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Document Max. Freq Min. Freq
Harper's Encyclopedia of United States History (ed. Benson Lossing) 69 69 Browse Search
George Bancroft, History of the United States from the Discovery of the American Continent, Vol. 6, 10th edition. 54 54 Browse Search
Lucius R. Paige, History of Cambridge, Massachusetts, 1630-1877, with a genealogical register 53 53 Browse Search
Benjamin Cutter, William R. Cutter, History of the town of Arlington, Massachusetts, ormerly the second precinct in Cambridge, or District of Menotomy, afterward the town of West Cambridge. 1635-1879 with a genealogical register of the inhabitants of the precinct. 20 20 Browse Search
HISTORY OF THE TOWN OF MEDFORD, Middlesex County, Massachusetts, FROM ITS FIRST SETTLEMENT, IN 1630, TO THE PRESENT TIME, 1855. (ed. Charles Brooks) 7 7 Browse Search
Francis Jackson Garrison, William Lloyd Garrison, 1805-1879; the story of his life told by his children: volume 2 6 6 Browse Search
Cambridge History of American Literature: volume 1, Colonial and Revolutionary Literature: Early National Literature: Part I (ed. Trent, William Peterfield, 1862-1939., Erskine, John, 1879-1951., Sherman, Stuart Pratt, 1881-1926., Van Doren, Carl, 1885-1950.) 6 6 Browse Search
George Bancroft, History of the United States from the Discovery of the American Continent, Vol. 7, 4th edition. 4 4 Browse Search
Knight's Mechanical Encyclopedia (ed. Knight) 4 4 Browse Search
Edward L. Pierce, Memoir and letters of Charles Sumner: volume 2 4 4 Browse Search
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Browsing named entities in Francis Jackson Garrison, William Lloyd Garrison, 1805-1879; the story of his life told by his children: volume 1. You can also browse the collection for 1773 AD or search for 1773 AD in all documents.

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Francis Jackson Garrison, William Lloyd Garrison, 1805-1879; the story of his life told by his children: volume 1, Chapter 1: Ancestry.—1764-1805. (search)
the parish of Byfield, Newbury, Mass., this entry is found among the baptisms: Hannah. Daut'r of Joseph Garrison of St. John's River in Nova Scotia but his wife a member of ye Chh here with her Child June 15, 1766. The last sentence, if punctuated thus, as it doubtless should be—but his wife, a member of the church, here with her child—is evidence of a visit of Mary Garrison to her old home at the date mentioned., Elizabeth (1767– 1815), Joseph (1769-1819), Daniel (1771-1803), Abijah (born 1773), Sarah (born 1776), Nathan (1778-1817), Silas (1780-1849), William (a posthumous child, 1783– 1837). The fifth in order, Abijah, must occupy our attention, to the exclusion of his brothers and sisters. The exact date of his birth was June 18, 1773, and the place Jemseg. He was named for his uncle Palmer. Except the romantic incident of his babyhood, already related, his early history is a blank. He alone of the family followed the sea. He became eventually a captain, and made many voyag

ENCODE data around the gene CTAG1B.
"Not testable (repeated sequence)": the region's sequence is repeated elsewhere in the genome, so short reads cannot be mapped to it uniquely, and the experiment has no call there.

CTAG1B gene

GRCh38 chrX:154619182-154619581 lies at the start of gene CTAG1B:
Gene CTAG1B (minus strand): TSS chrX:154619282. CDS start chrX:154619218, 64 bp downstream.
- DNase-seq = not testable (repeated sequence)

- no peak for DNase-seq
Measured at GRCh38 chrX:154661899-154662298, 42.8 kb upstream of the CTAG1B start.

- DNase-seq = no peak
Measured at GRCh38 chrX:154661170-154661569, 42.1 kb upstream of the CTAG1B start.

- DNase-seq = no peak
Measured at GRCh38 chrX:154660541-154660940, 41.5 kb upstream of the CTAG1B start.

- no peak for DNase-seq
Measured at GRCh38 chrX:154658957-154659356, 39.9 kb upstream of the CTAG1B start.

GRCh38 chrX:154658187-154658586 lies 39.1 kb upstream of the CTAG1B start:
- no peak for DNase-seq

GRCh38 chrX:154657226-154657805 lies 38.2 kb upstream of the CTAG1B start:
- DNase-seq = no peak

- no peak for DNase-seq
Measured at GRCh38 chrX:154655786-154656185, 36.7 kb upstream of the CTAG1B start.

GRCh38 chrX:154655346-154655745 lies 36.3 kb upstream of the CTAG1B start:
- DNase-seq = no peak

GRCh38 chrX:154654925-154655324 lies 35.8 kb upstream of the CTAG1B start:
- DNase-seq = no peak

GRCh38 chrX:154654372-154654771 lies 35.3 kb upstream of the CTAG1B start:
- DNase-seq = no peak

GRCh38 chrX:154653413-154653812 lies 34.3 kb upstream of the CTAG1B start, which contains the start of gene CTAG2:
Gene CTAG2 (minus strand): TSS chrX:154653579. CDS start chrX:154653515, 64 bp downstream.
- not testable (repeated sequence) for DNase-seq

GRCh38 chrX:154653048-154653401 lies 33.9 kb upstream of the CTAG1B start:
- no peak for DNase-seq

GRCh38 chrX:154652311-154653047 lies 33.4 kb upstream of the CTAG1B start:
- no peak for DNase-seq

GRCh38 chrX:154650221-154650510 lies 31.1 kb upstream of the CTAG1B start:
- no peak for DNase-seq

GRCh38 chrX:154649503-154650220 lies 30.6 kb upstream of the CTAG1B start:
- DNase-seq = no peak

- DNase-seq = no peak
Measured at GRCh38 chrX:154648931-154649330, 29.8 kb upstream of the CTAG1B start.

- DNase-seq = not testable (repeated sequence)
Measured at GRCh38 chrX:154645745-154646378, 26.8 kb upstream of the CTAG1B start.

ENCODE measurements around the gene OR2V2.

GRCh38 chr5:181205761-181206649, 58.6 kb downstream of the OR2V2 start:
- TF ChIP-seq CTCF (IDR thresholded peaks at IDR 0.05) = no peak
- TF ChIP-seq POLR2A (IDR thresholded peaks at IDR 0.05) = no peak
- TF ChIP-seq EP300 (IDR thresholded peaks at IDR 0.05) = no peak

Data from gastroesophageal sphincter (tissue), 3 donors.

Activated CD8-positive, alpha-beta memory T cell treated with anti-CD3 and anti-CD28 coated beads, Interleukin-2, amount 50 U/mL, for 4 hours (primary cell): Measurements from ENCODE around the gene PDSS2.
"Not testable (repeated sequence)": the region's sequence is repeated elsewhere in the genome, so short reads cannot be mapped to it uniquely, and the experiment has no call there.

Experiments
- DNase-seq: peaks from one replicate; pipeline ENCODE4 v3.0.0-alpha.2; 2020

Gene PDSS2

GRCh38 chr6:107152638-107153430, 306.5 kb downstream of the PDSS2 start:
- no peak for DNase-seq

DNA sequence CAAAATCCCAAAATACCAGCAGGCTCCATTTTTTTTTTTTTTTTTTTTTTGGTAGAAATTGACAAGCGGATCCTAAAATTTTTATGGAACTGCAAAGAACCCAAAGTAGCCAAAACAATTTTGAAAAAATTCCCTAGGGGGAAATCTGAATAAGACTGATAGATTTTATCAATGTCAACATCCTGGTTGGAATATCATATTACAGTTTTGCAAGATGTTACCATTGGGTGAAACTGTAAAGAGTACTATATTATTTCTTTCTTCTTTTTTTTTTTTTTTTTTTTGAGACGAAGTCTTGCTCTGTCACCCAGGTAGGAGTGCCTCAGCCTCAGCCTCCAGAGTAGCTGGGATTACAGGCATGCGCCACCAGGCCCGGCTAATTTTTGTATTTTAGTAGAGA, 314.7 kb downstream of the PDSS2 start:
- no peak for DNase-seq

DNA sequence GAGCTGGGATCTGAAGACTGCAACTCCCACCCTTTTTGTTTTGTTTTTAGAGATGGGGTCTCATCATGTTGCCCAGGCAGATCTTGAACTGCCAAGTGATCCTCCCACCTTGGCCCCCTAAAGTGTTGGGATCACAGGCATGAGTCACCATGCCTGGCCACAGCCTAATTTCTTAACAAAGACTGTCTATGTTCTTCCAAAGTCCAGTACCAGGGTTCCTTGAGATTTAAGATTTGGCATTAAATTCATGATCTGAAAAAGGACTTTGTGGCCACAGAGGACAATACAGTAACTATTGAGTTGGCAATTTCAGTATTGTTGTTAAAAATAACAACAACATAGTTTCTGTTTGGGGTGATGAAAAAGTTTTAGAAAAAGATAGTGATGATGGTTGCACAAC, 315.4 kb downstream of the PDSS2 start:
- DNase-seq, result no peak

Francis Jackson Garrison, William Lloyd Garrison, 1805-1879; the story of his life told by his children: volume 1, Chapter 14: the Boston mob (first stage).—1835. (search)
prospects for the hardships, odium, and perils of an anti-slavery lecturer. As an orator he was unsurpassed in fluency, logical strictness, and fervor, lacking only the measure of time and space. His tall figure, noble countenance, and unconventional dress, with sandy flowing beard and long ringlets, made his personal appearance as unique as his talent.had a friendly conversation with Miss Emerson, the maiden aunt of the poet: Mary Moody Emerson, a very quaint personage. She was born in 1773 and died in 1863. Her home was in Waterford, Me. (See Worthy women of our first century. pp. 114, 120, 138, 152, 175; Atlantic Monthly, December, 1883.) Why do you have that Garrison engaged in your cause? Ms. April 3, 1835, to S. J. May. said she, and proceeded to express her strong dislike of him and his paper. You might as well ask me, I replied, why we permit the rivers to flow on in their channels, for the one could be prevented as easily as the other, while life remains, and